“Obviously in responding to this question, we ask that you assume a Federal legal challenge to such a New York law should it be enacted, and take into consideration similar laws or circumstances in other states, as well as our current data sharing process with the Federal Government.”

Cuomo has raised concerns with the bill in the last several days, and did not rule out a veto on Monday if the measure leads to the federal government accessing the records of undocumented immigrants in the state.

Advocates for the legislation have blasted Cuomo’s concern, calling it a last-minute red herring and reversal from his stated support for the bill.

Cuomo Holding Big-Dollar Post-Session Fundraiser

cuomofundraiserGov. Andrew Cuomo next Monday will hold a fundraiser with tickets going as high as $25,000.

The reception will be held at the home of real estate developer Scott Rechler, who the governor had appointed to the Port Authority in 2011. Rechler left the Port Authority in 2016 and is the CEO and chairman of RXR Realty.

An invitation to the event, released by his campaign today, shows tickets ranging from $5,000 to $10,000 to $25,000 for donors.

The event comes the same month that state lawmakers approved sweeping changes to the stat’s rent control laws, including a provision that would allow local governments to opt in to local regulations.

Senate Approves Mobile Sports Betting

A bill that would legalize sports betting on mobile devices easily cleared passage in the state Senate, but it faces an uncertain chance in the state Assembly.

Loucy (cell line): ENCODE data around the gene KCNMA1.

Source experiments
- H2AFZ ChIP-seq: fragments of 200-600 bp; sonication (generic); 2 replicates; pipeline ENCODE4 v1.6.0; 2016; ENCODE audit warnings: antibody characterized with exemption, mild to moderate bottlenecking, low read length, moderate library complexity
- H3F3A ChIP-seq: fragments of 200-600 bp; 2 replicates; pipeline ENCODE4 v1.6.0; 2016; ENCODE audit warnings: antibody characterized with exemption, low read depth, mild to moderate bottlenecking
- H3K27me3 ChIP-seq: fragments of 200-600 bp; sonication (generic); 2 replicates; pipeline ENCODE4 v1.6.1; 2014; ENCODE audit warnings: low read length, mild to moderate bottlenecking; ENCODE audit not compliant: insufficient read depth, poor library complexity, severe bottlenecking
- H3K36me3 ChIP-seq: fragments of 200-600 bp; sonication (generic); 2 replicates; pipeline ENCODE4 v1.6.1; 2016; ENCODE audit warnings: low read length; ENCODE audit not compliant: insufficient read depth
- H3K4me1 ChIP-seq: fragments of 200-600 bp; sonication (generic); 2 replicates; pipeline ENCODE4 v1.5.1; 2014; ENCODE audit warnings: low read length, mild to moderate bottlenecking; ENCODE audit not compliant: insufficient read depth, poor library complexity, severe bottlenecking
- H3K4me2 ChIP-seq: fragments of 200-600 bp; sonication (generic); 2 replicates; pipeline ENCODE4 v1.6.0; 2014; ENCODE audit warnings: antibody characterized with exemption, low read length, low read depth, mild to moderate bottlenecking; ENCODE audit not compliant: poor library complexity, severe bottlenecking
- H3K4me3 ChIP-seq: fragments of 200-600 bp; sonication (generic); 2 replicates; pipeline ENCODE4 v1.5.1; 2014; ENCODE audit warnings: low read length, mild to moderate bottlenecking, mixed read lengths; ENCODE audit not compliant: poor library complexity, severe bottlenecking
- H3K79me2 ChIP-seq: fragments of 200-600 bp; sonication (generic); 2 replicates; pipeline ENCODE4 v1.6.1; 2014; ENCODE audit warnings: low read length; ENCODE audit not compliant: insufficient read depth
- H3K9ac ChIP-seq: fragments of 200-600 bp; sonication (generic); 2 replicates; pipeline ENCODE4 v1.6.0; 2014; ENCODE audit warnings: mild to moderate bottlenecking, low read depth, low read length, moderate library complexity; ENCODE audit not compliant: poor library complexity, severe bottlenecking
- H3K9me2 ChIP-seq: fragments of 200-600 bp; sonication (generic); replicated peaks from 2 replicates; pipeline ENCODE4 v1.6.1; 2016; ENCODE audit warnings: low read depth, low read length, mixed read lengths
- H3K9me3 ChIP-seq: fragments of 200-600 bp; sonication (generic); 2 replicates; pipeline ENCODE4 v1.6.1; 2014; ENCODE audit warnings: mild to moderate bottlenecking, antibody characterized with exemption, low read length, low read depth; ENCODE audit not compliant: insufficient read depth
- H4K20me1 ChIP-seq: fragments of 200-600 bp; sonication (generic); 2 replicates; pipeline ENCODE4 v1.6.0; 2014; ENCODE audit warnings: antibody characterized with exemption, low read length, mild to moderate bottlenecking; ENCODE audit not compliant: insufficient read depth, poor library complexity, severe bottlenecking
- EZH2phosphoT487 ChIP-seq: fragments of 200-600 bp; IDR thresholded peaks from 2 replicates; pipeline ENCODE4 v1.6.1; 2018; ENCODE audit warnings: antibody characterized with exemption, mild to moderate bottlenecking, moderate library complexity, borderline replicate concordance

The bill was approved 57-5 in the Senate as lawmakers begin the final scheduled week of the legislative session this year.

The measure has gone through several iterations as Gov. Andrew Cuomo’s office has raised constitutional concerns with the legislation, which the bill’s sponsors say have been satisfied by placing severs for mobile sports betting in casinos.

State gaming regulators earlier this month gave the final go-ahead for regulations that would allow sports betting to take place in the physical casinos themselves.

Cuomo has also publicly doubted whether there was time to move forward with the mobile component and questioned the expansion of gambling, which he has embraced in the past when backing a casino approval amendment.

Lawmakers who have supported the bill point to neighboring New Jersey, which has mobile sports betting in place, arguing New York is losing out on revenue.